Graham Warwick Washington
There is no guarantee that the next generation of U.S. tactical aircraft will be fielded, as hoped for, some time around 2030. Instead, the adaptive engine and system technology now being developed will find its home first in upgrades to the Lockheed Martin F-35, the only U.S. fighter in production through the 2020s.
Although aimed at the “next-generation air dominance” platforms being eyed by the U.S. Air Force and Navy, the closely related Advanced Versatile Engine Technology (Advent) and Integrated Vehicle Energy Technology (Invent) programs led by the Air Force Research Laboratory (AFRL) are structured to spin off upgrades for the F-35.
And while the F-35 provides a reason to mature adaptive technologies sooner rather than later, the Pentagon is launching a prototyping initiative for the next fighter that includes using the latest automated design tools, modeling and simulation to reduce the chances of inefficient development.
In an early October memo to the Air Force and Navy, Frank Kendall, undersecretary of defense for acquisition, outlined plans to begin exploring next-generation air dominance concepts, leading to a prototyping program to be completed within five years. The program is to begin with an 18-month concept definition effort funded by the Defense Advanced Research Projects Agency (Darpa), says the memo obtained by Bloomberg News.
“It is not too early to begin consideration of the next generation of capability that will someday complement and eventually replace the F-35,” Kendall says in the memo. “In addition, the F-35 has been the only high-performance vehicle in development in the U.S. for approximately a decade … and I am concerned that our ability to design cutting-edge platforms of this type is already atrophying.”
The effort will be an opportunity for design teams to apply the adaptive technologies and model-based tools being developed under programs like Advent, Invent and Darpa’s Adaptive Vehicle Make. AFRL has already selected General Electric and Pratt & Whitney to demonstrate variable-bypass, adaptive-fan engines under the follow-on to Advent, the Adaptive Engine Technology Development (AETD) program.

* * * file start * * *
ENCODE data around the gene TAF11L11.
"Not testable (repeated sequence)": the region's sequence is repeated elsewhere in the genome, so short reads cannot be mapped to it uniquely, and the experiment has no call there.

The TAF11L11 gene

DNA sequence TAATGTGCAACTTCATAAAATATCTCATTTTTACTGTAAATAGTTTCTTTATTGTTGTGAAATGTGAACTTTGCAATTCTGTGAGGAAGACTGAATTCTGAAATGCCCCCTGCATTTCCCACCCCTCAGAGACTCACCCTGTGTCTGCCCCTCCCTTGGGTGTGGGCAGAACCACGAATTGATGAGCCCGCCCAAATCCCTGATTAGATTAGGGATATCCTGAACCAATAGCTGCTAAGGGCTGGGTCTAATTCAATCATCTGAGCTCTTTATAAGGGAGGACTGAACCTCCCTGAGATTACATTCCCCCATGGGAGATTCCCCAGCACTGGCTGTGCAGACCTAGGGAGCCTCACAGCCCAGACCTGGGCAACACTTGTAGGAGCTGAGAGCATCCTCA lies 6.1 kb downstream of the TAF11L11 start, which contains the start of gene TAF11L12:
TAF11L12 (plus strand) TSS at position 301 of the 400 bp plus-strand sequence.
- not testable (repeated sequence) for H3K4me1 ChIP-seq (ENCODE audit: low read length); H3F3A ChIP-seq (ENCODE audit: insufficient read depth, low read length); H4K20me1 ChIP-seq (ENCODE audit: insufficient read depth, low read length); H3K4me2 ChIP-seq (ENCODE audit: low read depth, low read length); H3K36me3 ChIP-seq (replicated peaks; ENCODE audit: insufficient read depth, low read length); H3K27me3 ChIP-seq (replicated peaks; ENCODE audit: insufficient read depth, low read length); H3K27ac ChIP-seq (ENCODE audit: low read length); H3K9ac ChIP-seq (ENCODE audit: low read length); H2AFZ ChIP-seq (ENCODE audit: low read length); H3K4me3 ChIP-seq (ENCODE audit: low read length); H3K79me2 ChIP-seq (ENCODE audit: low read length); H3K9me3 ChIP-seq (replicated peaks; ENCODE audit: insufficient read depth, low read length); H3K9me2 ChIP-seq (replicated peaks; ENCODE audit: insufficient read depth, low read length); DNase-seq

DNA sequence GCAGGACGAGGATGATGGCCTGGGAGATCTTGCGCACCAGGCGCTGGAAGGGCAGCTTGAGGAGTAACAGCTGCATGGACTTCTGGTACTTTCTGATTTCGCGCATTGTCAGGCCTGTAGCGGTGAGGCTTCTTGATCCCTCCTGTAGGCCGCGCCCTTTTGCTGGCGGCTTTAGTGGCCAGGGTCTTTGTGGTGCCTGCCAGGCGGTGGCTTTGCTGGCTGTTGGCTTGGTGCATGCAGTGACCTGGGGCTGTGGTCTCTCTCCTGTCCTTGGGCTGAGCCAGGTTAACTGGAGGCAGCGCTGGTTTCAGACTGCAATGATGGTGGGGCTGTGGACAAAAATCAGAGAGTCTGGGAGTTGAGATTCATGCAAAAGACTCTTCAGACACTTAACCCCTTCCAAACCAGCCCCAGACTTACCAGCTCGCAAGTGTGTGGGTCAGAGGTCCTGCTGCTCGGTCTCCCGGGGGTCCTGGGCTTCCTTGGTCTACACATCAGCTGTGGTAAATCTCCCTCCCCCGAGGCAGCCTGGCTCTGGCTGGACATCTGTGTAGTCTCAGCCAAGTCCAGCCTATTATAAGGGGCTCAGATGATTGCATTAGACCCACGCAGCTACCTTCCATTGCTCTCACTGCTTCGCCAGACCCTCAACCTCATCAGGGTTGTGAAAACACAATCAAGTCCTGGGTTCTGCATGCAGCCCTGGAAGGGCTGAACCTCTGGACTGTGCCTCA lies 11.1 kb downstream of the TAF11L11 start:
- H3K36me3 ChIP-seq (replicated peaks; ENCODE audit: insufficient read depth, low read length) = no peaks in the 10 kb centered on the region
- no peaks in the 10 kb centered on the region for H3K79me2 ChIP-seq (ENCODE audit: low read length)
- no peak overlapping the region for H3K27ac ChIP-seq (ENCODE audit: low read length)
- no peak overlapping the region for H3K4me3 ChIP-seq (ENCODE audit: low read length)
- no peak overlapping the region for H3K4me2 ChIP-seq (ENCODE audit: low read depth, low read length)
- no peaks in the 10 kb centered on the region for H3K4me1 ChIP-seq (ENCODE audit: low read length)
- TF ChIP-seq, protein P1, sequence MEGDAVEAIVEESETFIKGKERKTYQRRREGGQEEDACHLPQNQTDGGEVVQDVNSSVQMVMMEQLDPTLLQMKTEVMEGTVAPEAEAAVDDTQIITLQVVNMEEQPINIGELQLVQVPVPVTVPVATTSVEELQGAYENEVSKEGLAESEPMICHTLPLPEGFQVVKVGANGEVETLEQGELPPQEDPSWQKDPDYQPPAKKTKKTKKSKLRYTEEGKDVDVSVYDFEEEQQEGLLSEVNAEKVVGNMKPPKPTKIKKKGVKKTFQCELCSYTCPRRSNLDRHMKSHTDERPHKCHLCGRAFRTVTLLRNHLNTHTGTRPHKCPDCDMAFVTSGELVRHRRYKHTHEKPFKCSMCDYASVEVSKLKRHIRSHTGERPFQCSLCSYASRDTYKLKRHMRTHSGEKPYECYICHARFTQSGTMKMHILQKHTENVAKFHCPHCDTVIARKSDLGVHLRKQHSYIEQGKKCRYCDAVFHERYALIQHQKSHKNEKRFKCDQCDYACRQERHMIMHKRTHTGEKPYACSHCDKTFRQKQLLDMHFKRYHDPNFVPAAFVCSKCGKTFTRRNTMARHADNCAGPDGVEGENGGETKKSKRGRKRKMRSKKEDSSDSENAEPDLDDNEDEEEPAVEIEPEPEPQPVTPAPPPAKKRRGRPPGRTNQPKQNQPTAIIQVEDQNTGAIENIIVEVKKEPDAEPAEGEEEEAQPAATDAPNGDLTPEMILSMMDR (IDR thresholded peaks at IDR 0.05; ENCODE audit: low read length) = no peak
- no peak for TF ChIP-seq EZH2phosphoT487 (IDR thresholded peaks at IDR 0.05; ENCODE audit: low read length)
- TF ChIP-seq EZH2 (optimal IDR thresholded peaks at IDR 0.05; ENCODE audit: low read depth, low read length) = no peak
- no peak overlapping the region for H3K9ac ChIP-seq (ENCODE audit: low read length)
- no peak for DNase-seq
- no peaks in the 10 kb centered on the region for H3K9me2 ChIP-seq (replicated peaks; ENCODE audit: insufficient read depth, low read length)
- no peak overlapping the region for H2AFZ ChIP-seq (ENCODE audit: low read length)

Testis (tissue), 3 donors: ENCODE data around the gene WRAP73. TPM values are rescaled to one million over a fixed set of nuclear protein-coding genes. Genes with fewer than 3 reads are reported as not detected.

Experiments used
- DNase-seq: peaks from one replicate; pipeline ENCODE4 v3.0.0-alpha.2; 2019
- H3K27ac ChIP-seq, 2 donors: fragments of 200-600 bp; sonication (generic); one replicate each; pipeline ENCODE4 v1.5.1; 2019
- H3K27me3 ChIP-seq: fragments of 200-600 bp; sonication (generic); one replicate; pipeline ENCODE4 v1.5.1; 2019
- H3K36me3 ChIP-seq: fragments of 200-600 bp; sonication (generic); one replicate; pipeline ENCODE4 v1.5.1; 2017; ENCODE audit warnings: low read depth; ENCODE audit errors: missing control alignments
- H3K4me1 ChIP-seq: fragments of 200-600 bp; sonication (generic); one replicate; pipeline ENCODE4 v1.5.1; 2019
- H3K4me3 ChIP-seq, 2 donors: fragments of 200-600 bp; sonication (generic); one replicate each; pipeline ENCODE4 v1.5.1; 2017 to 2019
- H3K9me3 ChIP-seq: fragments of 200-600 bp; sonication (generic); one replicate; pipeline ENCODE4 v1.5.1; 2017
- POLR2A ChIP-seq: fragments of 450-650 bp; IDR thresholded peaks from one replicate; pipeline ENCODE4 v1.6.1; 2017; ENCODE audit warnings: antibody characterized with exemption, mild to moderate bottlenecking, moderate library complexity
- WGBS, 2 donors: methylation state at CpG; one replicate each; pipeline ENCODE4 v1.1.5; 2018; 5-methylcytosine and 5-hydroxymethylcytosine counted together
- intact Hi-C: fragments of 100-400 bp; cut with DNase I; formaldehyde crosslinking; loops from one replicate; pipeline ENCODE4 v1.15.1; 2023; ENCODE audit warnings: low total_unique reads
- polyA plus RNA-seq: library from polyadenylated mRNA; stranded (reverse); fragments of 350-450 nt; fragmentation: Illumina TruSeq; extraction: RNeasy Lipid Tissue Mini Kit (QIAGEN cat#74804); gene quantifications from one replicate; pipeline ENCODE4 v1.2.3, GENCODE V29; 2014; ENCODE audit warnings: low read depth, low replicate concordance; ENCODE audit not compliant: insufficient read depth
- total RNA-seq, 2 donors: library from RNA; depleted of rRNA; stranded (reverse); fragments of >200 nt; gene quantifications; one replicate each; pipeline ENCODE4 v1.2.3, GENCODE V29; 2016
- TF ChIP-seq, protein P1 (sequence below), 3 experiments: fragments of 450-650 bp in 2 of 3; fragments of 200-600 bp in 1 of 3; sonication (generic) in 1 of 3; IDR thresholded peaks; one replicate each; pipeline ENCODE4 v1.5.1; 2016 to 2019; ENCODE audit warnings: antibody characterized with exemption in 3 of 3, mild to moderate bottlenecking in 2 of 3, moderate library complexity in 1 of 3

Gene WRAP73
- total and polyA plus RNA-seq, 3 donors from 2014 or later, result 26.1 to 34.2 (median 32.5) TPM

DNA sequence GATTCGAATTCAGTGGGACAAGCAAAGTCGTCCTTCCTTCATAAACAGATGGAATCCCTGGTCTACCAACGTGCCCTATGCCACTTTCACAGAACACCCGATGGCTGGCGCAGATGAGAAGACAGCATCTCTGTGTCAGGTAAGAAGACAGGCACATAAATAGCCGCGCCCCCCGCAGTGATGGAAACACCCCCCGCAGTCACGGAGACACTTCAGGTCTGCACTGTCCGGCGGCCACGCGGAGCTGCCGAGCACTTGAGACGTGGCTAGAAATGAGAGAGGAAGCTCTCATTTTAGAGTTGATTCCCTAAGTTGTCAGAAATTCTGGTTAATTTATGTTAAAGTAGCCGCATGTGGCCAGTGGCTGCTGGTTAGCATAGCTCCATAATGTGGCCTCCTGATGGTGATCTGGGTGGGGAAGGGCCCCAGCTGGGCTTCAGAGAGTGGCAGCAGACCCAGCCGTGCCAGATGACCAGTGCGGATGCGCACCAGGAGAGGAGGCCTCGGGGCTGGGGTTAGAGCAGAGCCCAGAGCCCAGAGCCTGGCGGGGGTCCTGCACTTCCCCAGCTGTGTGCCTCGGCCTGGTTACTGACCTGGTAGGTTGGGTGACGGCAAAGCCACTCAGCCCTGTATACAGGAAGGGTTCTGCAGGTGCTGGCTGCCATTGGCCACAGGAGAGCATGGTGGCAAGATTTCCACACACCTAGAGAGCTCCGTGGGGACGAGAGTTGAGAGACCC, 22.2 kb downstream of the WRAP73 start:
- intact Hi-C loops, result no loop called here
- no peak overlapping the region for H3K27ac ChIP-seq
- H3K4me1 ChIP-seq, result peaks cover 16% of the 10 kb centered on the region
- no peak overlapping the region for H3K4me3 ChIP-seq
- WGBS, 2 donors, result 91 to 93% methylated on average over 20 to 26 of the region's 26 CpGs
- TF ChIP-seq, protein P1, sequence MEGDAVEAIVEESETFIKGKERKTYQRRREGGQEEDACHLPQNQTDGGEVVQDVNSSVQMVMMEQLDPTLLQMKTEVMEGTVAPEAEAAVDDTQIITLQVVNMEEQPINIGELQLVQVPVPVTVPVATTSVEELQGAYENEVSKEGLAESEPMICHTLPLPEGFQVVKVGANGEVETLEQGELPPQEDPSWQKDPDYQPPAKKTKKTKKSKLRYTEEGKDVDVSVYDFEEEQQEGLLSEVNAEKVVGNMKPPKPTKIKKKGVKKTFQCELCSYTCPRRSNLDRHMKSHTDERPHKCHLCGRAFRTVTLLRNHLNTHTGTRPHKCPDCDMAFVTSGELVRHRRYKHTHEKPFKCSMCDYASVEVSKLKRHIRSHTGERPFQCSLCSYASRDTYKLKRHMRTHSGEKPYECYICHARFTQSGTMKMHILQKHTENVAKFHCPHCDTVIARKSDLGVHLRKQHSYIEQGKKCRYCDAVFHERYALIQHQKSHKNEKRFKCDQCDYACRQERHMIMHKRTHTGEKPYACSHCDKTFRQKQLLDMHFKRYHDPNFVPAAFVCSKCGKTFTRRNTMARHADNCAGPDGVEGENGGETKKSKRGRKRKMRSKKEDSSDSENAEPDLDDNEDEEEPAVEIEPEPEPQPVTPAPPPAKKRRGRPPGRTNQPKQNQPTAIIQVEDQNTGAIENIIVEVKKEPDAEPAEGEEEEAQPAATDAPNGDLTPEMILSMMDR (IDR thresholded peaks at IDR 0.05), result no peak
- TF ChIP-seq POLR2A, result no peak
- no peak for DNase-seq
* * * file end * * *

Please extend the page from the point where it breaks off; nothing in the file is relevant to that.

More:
GE and Pratt will run fan, core and nozzle rigs in 2016, allowing for a notional full engine test as early as 2017. Although intended for a next-generation stealthy, supersonic-cruising fighter, the AETD engines must be designed to fit in the F-35, providing 5-10% more thrust with a 25% reduction in fuel consumption over the current engine.
The Invent integrated ground demonstration, meanwhile, is also planned to culminate in 2016, around the time the initial system upgrades developed under Invent Spiral 1 could be finding their way into production F-35s. One of those upgrades, the capability to calculate the F-35’s remaining thermal capacity in real time, is at the heart of Invent’s drive to move the industry to using dynamic models and away from static specifications.
Being developed under a Phase 2 small-business innovative research contract with PC Krause and Associates, the real-time thermal capacity algorithm “will allow the pilot to know if he is adding heat to the fuel versus cooling it, to know if he is jeopardizing the mission,” says Sam Septembre, a senior analyst with the Navy’s futures branch. If too much heat is being added, the pilot could climb to a higher altitude to let the fuel cool down. The capability could be in the aircraft within 3-4 years, he says.
Initially the algorithm, derived from detailed models of the F-35 thermal-management system and designed to adapt to changing environmental and mission conditions, would be used in the preflight mission planning system. Later the aircraft fuel tank would be instrumented and a gauge in the cockpit would show if heat is being added or rejected, allowing the pilot to take an active role in thermal management.
Spinning technologies off to the F-35 while continuing toward development of an energy-efficient, sixth-generation fighter with high-power capacity and no thermal constraints will be key to sustaining industry’s capabilities over the next decade. Without a “meaningful opportunity for leading-edge design, build and test,” says Kendall in his memo, the U.S. capability to design high-performance aircraft “will not be preserved, and our technological advantage in [air dominance] will not endure.”